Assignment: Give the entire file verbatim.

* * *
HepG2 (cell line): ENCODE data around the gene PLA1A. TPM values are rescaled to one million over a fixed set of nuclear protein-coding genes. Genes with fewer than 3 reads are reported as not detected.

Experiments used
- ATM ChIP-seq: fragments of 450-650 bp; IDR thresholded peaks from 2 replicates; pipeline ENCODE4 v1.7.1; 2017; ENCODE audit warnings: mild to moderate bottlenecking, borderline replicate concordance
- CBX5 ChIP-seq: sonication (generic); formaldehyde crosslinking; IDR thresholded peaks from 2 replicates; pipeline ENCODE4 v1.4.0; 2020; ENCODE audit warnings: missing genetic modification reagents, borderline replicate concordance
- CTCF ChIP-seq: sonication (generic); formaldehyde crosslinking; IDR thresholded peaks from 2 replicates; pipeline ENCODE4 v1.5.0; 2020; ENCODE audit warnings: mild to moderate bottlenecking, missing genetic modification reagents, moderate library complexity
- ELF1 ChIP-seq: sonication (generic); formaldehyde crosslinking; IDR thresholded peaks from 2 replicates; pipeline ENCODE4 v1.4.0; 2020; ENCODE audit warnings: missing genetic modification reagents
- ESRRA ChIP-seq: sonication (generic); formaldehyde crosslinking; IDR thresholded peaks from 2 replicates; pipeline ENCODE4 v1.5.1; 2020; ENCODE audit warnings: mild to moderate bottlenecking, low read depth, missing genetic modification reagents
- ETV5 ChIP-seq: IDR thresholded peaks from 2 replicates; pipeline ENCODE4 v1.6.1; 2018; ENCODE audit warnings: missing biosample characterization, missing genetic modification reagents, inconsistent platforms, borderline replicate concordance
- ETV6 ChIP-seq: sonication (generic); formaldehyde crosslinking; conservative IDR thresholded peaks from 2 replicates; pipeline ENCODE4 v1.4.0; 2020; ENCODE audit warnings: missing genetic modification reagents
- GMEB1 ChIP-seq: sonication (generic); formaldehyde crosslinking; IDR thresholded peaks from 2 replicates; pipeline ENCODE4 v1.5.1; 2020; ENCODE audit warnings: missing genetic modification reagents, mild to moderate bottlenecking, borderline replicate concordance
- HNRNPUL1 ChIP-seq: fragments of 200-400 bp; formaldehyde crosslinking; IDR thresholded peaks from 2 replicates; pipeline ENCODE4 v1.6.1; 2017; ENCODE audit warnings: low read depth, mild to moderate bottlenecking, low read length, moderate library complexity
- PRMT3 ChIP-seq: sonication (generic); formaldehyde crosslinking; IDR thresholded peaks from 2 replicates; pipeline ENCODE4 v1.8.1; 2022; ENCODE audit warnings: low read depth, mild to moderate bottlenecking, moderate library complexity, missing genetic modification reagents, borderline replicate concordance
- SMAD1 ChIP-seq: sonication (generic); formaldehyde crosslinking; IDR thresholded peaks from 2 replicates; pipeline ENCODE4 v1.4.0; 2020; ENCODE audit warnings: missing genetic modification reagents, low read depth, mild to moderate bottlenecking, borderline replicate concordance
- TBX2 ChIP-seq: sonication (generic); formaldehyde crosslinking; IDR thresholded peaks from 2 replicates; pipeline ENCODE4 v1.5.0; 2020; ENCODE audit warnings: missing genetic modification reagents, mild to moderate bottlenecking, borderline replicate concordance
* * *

HepG2 (cell line): ENCODE data around the gene PLA1A. TPM values are rescaled to one million over a fixed set of nuclear protein-coding genes. Genes with fewer than 3 reads are reported as not detected.

Experiments used
- ATM ChIP-seq: fragments of 450-650 bp; IDR thresholded peaks from 2 replicates; pipeline ENCODE4 v1.7.1; 2017; ENCODE audit warnings: mild to moderate bottlenecking, borderline replicate concordance
- CBX5 ChIP-seq: sonication (generic); formaldehyde crosslinking; IDR thresholded peaks from 2 replicates; pipeline ENCODE4 v1.4.0; 2020; ENCODE audit warnings: missing genetic modification reagents, borderline replicate concordance
- CTCF ChIP-seq: sonication (generic); formaldehyde crosslinking; IDR thresholded peaks from 2 replicates; pipeline ENCODE4 v1.5.0; 2020; ENCODE audit warnings: mild to moderate bottlenecking, missing genetic modification reagents, moderate library complexity
- ELF1 ChIP-seq: sonication (generic); formaldehyde crosslinking; IDR thresholded peaks from 2 replicates; pipeline ENCODE4 v1.4.0; 2020; ENCODE audit warnings: missing genetic modification reagents
- ESRRA ChIP-seq: sonication (generic); formaldehyde crosslinking; IDR thresholded peaks from 2 replicates; pipeline ENCODE4 v1.5.1; 2020; ENCODE audit warnings: mild to moderate bottlenecking, low read depth, missing genetic modification reagents
- ETV5 ChIP-seq: IDR thresholded peaks from 2 replicates; pipeline ENCODE4 v1.6.1; 2018; ENCODE audit warnings: missing biosample characterization, missing genetic modification reagents, inconsistent platforms, borderline replicate concordance
- ETV6 ChIP-seq: sonication (generic); formaldehyde crosslinking; conservative IDR thresholded peaks from 2 replicates; pipeline ENCODE4 v1.4.0; 2020; ENCODE audit warnings: missing genetic modification reagents
- GMEB1 ChIP-seq: sonication (generic); formaldehyde crosslinking; IDR thresholded peaks from 2 replicates; pipeline ENCODE4 v1.5.1; 2020; ENCODE audit warnings: missing genetic modification reagents, mild to moderate bottlenecking, borderline replicate concordance
- HNRNPUL1 ChIP-seq: fragments of 200-400 bp; formaldehyde crosslinking; IDR thresholded peaks from 2 replicates; pipeline ENCODE4 v1.6.1; 2017; ENCODE audit warnings: low read depth, mild to moderate bottlenecking, low read length, moderate library complexity
- PRMT3 ChIP-seq: sonication (generic); formaldehyde crosslinking; IDR thresholded peaks from 2 replicates; pipeline ENCODE4 v1.8.1; 2022; ENCODE audit warnings: low read depth, mild to moderate bottlenecking, moderate library complexity, missing genetic modification reagents, borderline replicate concordance
- SMAD1 ChIP-seq: sonication (generic); formaldehyde crosslinking; IDR thresholded peaks from 2 replicates; pipeline ENCODE4 v1.4.0; 2020; ENCODE audit warnings: missing genetic modification reagents, low read depth, mild to moderate bottlenecking, borderline replicate concordance
- TBX2 ChIP-seq: sonication (generic); formaldehyde crosslinking; IDR thresholded peaks from 2 replicates; pipeline ENCODE4 v1.5.0; 2020; ENCODE audit warnings: missing genetic modification reagents, mild to moderate bottlenecking, borderline replicate concordance